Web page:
We often read about the importance of a college degree. We read about the skills gap — the relative scarcity of experienced workers despite a relatively high unemployment rate. There’s little doubt that we need employees with the requisite skills and education for the competitive arena.
However, we should think about what are appropriate goals for people. We live in a diverse economy and need workers with the appropriate experience to service their respective clients. Some of those skills are best learned in college; some skills are taught elsewhere.
For instance, we need workers who have the ability to solve problems with their customers, the demanding consumer. For others, a two-year technical degree would be beneficial and indeed preferable to accommodate the requirements of local businesses and trades. For some people, working one’s way up the organization makes sense. We should never forget that everyone who works contributes to the economy.
The trick is to match the skills with the job. We need baristas who can multitask during the morning rush. We need wait staff, probably one of the more demanding jobs, to serve our food in a pleasant manner. These are the valued workers who serve me coffee and food as I travel throughout the Fox Valley.
We need retail workers who understand the merchandise and help us make good decisions. We appreciate those who can tell us what style tie goes with what color shirt. We need advice from the home improvement workers and recommendations from the associates at the book store. In the same manner, we rely on those who provide other advice, such as where the fish are biting and what bait to use. Some of us may need help on what type of wine goes with a Wisconsin brat.
Moreover, we need employees who understand how to repair the computers that operate modern equipment. We need auto mechanics who can troubleshoot and diagnose our automobiles and keep our families safe. We need truck drivers who can handle 40,000-pound loads on our crowded highways.
Again, we need the varied skills necessary for our diverse economy. As such, some workers will build their respective skills working their way up through the organization. Some people will be better off taking routes such as trade schools or two-year technical colleges. Not everyone needs to go to college and, let’s face the facts — we don’t have the capacity to accommodate everyone anyway.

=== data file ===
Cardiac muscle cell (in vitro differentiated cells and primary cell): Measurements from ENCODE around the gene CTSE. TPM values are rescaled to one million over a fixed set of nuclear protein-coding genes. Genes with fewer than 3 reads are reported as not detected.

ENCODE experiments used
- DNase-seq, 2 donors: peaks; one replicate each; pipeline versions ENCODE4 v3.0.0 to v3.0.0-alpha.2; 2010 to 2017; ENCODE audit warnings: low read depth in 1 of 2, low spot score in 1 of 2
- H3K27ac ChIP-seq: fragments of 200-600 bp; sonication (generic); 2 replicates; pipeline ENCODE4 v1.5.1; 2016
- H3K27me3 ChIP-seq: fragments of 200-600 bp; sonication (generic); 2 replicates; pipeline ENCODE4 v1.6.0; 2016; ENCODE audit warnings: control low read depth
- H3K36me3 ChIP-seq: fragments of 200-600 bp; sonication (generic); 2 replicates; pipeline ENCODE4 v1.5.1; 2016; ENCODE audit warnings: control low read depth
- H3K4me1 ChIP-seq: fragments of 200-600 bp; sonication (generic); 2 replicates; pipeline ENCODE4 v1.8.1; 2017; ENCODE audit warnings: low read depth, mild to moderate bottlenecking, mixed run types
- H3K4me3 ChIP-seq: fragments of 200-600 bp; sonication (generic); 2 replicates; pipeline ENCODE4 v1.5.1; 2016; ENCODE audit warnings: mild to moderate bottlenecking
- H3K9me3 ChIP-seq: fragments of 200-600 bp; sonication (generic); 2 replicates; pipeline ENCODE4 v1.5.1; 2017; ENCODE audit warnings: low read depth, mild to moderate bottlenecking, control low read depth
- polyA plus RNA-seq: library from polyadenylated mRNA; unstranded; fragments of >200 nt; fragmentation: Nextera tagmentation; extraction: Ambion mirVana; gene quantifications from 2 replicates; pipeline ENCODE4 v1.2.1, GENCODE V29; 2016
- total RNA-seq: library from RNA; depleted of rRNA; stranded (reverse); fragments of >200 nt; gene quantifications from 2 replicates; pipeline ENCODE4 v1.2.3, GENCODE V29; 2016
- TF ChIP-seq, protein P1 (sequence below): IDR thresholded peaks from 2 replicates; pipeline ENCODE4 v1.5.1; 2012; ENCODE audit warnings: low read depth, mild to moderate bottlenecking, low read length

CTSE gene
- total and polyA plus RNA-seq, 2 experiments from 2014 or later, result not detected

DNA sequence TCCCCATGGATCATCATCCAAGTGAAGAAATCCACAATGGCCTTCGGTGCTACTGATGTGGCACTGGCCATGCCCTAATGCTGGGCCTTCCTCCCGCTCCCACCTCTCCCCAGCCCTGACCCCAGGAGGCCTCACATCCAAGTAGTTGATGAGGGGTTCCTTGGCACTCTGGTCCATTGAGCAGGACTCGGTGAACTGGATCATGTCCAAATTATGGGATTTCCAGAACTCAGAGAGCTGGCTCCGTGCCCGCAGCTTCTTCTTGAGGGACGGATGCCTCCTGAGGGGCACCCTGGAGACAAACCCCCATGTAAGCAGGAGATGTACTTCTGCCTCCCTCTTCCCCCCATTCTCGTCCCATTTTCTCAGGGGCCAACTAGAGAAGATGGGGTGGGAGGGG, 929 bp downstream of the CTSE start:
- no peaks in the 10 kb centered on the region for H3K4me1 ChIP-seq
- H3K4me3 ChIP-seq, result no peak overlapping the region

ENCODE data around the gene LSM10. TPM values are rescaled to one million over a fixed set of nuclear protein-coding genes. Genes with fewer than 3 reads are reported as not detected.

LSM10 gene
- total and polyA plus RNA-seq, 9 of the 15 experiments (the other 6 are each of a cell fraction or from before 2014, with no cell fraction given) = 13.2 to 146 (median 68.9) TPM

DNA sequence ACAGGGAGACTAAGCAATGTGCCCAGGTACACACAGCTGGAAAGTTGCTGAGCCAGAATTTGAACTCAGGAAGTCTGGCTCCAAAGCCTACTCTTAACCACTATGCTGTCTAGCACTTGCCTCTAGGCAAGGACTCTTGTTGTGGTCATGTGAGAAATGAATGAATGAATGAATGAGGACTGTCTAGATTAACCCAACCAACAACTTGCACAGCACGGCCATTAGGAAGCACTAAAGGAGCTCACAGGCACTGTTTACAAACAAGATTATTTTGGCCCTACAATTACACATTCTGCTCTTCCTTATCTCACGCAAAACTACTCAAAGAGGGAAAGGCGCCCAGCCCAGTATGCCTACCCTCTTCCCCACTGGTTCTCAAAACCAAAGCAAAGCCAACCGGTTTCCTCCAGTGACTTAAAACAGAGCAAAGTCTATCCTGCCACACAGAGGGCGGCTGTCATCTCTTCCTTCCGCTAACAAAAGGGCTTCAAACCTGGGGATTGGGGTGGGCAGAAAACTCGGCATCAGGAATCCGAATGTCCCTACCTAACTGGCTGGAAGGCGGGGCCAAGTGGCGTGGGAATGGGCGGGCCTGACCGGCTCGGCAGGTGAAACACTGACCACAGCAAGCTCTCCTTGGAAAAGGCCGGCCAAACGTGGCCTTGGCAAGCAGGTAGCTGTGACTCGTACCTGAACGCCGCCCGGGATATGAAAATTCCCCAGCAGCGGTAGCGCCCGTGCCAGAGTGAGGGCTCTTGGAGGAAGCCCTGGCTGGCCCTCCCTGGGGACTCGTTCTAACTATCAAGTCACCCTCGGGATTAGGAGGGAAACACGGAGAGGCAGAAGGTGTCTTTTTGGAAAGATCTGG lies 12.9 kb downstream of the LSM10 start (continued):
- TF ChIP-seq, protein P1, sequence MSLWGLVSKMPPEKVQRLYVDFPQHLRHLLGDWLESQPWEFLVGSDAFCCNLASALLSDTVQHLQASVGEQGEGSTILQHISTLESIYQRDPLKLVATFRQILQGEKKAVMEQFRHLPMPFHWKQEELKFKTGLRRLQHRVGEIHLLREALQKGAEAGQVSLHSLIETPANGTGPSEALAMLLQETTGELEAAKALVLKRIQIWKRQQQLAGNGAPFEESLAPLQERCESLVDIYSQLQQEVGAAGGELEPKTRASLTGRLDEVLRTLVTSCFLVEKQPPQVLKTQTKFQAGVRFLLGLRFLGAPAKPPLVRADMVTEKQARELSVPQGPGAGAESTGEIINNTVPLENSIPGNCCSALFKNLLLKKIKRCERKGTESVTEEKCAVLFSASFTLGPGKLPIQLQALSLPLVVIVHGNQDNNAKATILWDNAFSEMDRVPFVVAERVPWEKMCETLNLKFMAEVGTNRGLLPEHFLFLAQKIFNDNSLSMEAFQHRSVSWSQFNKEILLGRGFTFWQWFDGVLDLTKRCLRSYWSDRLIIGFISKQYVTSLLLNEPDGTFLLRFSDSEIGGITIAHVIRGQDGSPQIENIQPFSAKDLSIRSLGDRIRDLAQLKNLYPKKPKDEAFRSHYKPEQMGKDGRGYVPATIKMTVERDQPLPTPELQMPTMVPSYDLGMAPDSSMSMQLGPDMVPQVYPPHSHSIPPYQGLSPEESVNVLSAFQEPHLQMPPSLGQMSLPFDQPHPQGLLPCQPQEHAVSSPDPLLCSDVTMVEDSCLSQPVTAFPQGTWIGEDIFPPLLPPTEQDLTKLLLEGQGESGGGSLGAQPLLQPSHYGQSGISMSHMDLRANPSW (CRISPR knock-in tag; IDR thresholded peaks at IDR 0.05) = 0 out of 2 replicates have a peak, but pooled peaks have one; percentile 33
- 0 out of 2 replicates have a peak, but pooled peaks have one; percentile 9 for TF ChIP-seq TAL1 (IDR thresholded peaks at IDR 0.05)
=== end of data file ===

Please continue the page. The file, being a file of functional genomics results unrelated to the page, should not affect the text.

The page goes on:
Let’s also agree that the experience gained in these service jobs has provided many people with the foundation for other roles in their lives. The communication and interpersonal skills we learn while serving customers are invaluable as we progress through our respective organizations.
We depend on all of these employees such as restaurant staff, store associates, shuttle drivers and so on. Despite the occasional poor service, I see many of these employees work with urgency and pride.
In short, we’re dealing with paradox. We need employees with college educations, we need skilled workers with technical expertise and we need employees with the wherewithal to provide the necessary services, such as those individuals who serve burgers, wash cars and stock shelves.
These employees are important. Let’s not take anyone for granted.
February 28, 2013
From channel3000.com: “Dentists warn of high acidity in some energy drinks” – MADISON, Wis. - Popular energy drinks claim to give people hours of energy, but dentists said people may be bathing their teeth in acid when they consume energy drinks.
They come in flashy containers, promising a boost to get you through those long days.
“A lot of people really do sit and just drink this stuff,” said Madison College dental hygiene student Alicia Selzler.
But when the jolt runs dry, new research shows, people are left with are serious hazards to their teeth.
“I used to drink these in high school myself,” said Selzler. “And I always wanted to do hygiene, but I never really thought of what this is actually doing to my teeth until I saw this.”
Selzler is no stranger to sugar’s destructive path, but the experiment she’s conducting with her classmates at Madison College examines the acid content of energy drinks.
“The citric acid is the one ingredient that we noticed that if it was listed near the top of the ingredient list, that was one of those solutions we knew we were going to get a low pH,” said Marcy LeFave, Madison College dental hygiene faculty member.
On a pH scale, a reading of 7 is neutral, like water. The lower the number, the more acidic the chemical. Students measured the pH of a variety of drinks. Coffee and milk showed pH scores of around 5 and 6, respectively. Root beer was around 4.
But a sugar-free bottle of Vitamin Water Zero showed a high level of acidity in a test, Selzler said.